The beginning of the 2019 TDA Magical Madagascar
It was the 22nd of May, 2019. I thought I would have more than enough time to pack everything properly in readiness for my 05:00 flight to Madagascar with a layover in Ethiopia. By 23:00 I was simply too exhausted to get anything organized. It had been a hectic day wrapping up the client work I had pending. Sorry, I forgot to introduce myself. My name is Mark Wambui. I am from Kenya and I am the Content Creator for this year’s Magical Madagascar Cycling Tour.
I snuck in a three-hour power nap before I found myself in an Uber on my way to the Jomo Kenyata International Airport. I made sure I was there 3 hours in advance – just to make sure I had cleared customs with all my filming equipment before the flight departed. The customs area was locked and who can blame them. It was 02:00 and there were barely any flights arriving at the time. I gave a bit of a bang on the door and one official finally stirred awake and cleared my equipment. I was off, racing to my flight. It would have been terrible if I decided to come any later so it was a good sign… at least for me. It was going to be ok. The flight was swift and quite relaxing until I got to Bole International Airport in Addis Ababa, Ethiopia.
I personally find airports a great equalizer, especially Bole. As I walked around the crowded airport with bewildered passengers perched on rows of chairs and long queues to the bathroom, I couldn’t help but enjoy the view of people from across the world being patient with each other, a utopian idea of how we can all so peacefully co-exist without borders or prejudice. A few hours later I was on my way to Madagascar and the beginning of a long awaited adventure.
This was my first time working with TDA Global Cycling. I had spent a few days with the company cycling with their Tour d’Afrique Cycling Expedition earlier in March of this year when they entered Kenya. It was a wild and amazing experience going from northern Kenya to the capital, Nairobi, where I live. As a result, I sort of had an idea of how it all works but this was different. I wasn’t looking on from outside. I was now part of creating the experience for cyclists from around the world, riders who are expecting us to curate an amazing experience for them.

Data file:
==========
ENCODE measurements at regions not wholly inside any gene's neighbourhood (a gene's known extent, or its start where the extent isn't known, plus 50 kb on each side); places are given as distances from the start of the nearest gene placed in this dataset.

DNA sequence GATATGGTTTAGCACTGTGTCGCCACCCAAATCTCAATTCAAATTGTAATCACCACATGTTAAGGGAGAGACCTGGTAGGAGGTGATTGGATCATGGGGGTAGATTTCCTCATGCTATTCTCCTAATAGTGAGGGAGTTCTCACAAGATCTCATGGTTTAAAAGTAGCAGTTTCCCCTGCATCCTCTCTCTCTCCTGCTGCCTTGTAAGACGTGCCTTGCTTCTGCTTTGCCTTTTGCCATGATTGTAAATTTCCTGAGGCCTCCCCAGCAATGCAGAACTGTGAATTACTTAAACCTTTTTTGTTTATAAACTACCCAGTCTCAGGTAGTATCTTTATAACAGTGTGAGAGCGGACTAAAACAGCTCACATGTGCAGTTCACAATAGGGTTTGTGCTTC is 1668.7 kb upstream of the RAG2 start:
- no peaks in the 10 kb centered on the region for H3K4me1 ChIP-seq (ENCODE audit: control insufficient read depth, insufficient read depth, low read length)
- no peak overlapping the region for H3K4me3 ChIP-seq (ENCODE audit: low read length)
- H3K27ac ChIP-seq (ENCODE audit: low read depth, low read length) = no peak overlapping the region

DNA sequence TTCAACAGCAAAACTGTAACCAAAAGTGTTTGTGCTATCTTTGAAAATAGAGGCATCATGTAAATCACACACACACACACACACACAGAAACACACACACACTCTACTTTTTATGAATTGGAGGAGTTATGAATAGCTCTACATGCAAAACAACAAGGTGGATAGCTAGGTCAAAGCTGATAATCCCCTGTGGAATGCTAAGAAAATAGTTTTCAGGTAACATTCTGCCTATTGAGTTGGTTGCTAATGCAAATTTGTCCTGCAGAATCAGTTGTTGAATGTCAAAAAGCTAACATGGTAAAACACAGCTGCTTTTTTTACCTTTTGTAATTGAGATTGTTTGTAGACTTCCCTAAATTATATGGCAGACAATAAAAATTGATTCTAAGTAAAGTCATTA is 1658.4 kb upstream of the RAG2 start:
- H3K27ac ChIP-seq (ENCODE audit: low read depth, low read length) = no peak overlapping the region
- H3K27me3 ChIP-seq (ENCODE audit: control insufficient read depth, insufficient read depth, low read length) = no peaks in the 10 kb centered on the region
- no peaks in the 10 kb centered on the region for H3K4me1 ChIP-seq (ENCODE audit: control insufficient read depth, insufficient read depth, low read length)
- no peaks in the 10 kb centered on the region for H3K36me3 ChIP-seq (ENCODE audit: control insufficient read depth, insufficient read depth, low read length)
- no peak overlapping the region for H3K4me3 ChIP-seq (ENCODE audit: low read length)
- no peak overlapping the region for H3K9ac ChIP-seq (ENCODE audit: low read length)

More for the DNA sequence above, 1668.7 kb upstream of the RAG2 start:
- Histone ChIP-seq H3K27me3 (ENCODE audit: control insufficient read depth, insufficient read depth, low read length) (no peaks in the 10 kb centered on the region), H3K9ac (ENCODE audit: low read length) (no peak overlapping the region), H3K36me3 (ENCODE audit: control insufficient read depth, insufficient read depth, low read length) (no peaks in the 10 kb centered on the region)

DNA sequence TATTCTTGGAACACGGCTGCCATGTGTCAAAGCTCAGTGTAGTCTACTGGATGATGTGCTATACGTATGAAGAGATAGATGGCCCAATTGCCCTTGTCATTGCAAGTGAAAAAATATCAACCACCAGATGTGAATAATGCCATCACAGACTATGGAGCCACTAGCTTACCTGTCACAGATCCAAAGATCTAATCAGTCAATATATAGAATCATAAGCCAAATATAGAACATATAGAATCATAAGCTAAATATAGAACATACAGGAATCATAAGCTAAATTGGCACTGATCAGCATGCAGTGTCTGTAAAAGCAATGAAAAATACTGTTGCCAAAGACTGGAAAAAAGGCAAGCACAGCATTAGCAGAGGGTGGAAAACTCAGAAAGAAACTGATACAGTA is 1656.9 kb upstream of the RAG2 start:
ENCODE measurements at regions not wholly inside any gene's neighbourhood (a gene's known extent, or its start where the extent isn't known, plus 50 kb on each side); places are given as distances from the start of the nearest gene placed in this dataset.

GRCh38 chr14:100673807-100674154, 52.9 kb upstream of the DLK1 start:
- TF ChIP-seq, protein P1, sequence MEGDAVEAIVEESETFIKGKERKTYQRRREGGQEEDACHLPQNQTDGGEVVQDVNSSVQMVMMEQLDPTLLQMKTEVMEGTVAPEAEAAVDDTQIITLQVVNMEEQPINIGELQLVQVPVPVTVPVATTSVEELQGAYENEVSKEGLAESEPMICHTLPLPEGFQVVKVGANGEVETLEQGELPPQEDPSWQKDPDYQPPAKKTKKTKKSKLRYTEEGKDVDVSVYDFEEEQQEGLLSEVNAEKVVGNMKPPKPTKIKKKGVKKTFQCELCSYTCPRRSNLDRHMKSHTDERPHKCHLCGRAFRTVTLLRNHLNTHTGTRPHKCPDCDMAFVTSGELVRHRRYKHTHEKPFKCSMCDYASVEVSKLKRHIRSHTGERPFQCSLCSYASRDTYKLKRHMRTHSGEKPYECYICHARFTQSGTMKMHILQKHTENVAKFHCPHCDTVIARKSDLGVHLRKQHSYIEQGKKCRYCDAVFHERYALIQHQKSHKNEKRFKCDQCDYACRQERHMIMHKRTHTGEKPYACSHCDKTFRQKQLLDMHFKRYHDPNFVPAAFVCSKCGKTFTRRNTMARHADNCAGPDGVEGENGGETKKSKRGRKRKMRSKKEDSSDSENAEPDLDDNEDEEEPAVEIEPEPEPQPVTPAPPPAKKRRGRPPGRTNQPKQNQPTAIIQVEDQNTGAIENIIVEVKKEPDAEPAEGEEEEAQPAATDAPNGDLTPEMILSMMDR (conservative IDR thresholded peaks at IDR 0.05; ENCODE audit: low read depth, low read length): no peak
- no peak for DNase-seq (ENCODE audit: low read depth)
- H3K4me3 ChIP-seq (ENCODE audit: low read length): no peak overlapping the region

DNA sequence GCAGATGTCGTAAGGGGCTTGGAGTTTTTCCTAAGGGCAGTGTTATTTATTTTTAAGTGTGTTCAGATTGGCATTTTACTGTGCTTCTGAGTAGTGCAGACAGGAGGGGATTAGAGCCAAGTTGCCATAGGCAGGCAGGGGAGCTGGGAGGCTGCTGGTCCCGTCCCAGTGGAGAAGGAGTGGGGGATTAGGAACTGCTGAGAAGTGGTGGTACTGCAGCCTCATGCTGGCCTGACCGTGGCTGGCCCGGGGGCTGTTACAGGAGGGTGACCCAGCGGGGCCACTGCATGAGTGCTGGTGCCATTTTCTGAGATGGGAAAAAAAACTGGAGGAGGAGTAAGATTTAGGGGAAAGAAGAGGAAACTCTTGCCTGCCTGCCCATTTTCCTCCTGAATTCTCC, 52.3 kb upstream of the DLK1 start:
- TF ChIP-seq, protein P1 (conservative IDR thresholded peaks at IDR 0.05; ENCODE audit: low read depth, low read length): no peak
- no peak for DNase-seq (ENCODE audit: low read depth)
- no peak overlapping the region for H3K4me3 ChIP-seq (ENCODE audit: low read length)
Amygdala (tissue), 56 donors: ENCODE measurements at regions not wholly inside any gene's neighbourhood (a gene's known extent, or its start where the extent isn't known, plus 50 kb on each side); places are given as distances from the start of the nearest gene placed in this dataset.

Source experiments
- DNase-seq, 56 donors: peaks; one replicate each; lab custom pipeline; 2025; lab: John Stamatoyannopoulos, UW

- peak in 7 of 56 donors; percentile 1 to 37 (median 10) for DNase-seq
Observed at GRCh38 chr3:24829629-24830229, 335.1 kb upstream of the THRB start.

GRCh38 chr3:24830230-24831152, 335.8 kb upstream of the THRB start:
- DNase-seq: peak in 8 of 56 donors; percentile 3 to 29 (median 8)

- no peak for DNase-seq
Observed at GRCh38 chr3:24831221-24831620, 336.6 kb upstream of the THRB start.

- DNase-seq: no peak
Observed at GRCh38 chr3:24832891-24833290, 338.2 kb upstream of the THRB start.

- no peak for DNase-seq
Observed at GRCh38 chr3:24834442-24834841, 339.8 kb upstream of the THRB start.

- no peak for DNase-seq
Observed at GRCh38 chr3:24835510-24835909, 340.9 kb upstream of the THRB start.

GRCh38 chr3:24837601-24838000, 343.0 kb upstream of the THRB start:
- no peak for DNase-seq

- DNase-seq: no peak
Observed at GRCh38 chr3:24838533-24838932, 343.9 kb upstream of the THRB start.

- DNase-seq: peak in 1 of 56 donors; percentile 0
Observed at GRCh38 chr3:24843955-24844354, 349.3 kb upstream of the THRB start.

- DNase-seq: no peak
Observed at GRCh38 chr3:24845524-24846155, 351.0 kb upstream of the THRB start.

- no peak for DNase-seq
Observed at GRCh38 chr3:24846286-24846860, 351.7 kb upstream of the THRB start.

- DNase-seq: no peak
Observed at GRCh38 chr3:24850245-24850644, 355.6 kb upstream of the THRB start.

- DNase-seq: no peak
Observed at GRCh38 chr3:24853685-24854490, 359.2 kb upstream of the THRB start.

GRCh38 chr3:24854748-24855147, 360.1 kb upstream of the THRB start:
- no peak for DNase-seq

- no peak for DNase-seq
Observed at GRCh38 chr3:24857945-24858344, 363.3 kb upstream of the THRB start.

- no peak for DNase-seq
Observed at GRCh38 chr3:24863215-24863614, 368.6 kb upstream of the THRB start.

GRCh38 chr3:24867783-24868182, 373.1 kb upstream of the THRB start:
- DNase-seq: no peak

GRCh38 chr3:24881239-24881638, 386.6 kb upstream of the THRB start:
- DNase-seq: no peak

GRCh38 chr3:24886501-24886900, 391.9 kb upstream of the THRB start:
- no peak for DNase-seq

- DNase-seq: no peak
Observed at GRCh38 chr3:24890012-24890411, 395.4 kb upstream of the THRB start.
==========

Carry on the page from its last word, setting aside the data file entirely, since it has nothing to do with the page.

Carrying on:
Our arrival into Madagascar was the first time the entire crew was meeting. Picture that scene in a heist movie when all these specialized thieves are finally meeting at the airport for the big job… that was us…a selection of talented people from different parts of the world. There was Emily Currie, our tour leader, from South Africa. Dehon Ninon, our assistant tour leader, is from Madagascar and Yanez Novoa, our chef, is also from from South Africa. Jill Cohen, our medic, hails from America and Baba Shaik, from India. Finally, from Canada, there is the founder of TDA Global Cycling, Henry Gold. It didn’t take me long to realize that I was coming to work with, and for, a company that appreciates and celebrates diversity and inclusivity. Soon we’d be joined by 25 riders. Together we’d create a cycling caravan comprised of 11 different nationalities.
The next four days would see a frenzy of activity. We ensured the support vehicles were ready, confirmed all the cyclists had arrived, that their hotel rooms were booked and that the bikes were packed and ready to go. Eventually, we hit the road and headed to Ifaty on the south-west coast of Madagascar where we would begin our great cycling adventure.
Madagascar is a land of incredible vistas, diverse landscapes, humid rainforests, high plateaus, dry deciduous forests, endless savannah, secluded...